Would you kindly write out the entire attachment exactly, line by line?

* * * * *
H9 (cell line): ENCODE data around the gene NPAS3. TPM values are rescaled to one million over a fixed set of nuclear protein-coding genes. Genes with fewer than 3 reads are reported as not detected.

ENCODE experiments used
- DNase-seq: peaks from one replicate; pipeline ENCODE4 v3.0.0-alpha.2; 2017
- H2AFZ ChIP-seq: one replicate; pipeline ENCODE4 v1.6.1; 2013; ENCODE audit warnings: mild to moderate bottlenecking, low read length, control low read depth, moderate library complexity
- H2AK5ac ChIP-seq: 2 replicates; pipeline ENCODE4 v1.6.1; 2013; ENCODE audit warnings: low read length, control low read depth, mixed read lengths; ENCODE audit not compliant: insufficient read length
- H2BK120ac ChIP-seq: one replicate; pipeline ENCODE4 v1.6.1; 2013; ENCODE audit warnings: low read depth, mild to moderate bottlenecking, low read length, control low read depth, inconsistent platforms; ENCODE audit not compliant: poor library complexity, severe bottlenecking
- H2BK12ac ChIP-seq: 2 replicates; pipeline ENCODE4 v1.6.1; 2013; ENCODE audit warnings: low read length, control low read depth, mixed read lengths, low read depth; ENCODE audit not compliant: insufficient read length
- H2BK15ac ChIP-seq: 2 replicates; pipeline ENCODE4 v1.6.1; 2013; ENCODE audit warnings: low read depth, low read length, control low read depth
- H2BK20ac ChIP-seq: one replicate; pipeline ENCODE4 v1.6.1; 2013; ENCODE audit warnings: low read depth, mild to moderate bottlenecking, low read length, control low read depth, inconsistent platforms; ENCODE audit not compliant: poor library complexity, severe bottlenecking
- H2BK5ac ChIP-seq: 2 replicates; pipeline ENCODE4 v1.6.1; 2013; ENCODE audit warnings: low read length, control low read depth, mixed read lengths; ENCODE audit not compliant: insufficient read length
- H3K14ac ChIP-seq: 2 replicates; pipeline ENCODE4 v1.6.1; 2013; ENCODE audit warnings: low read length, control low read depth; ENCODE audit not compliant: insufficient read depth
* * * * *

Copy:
H9 (cell line): ENCODE data around the gene NPAS3. TPM values are rescaled to one million over a fixed set of nuclear protein-coding genes. Genes with fewer than 3 reads are reported as not detected.

ENCODE experiments used
- DNase-seq: peaks from one replicate; pipeline ENCODE4 v3.0.0-alpha.2; 2017
- H2AFZ ChIP-seq: one replicate; pipeline ENCODE4 v1.6.1; 2013; ENCODE audit warnings: mild to moderate bottlenecking, low read length, control low read depth, moderate library complexity
- H2AK5ac ChIP-seq: 2 replicates; pipeline ENCODE4 v1.6.1; 2013; ENCODE audit warnings: low read length, control low read depth, mixed read lengths; ENCODE audit not compliant: insufficient read length
- H2BK120ac ChIP-seq: one replicate; pipeline ENCODE4 v1.6.1; 2013; ENCODE audit warnings: low read depth, mild to moderate bottlenecking, low read length, control low read depth, inconsistent platforms; ENCODE audit not compliant: poor library complexity, severe bottlenecking
- H2BK12ac ChIP-seq: 2 replicates; pipeline ENCODE4 v1.6.1; 2013; ENCODE audit warnings: low read length, control low read depth, mixed read lengths, low read depth; ENCODE audit not compliant: insufficient read length
- H2BK15ac ChIP-seq: 2 replicates; pipeline ENCODE4 v1.6.1; 2013; ENCODE audit warnings: low read depth, low read length, control low read depth
- H2BK20ac ChIP-seq: one replicate; pipeline ENCODE4 v1.6.1; 2013; ENCODE audit warnings: low read depth, mild to moderate bottlenecking, low read length, control low read depth, inconsistent platforms; ENCODE audit not compliant: poor library complexity, severe bottlenecking
- H2BK5ac ChIP-seq: 2 replicates; pipeline ENCODE4 v1.6.1; 2013; ENCODE audit warnings: low read length, control low read depth, mixed read lengths; ENCODE audit not compliant: insufficient read length
- H3K14ac ChIP-seq: 2 replicates; pipeline ENCODE4 v1.6.1; 2013; ENCODE audit warnings: low read length, control low read depth; ENCODE audit not compliant: insufficient read depth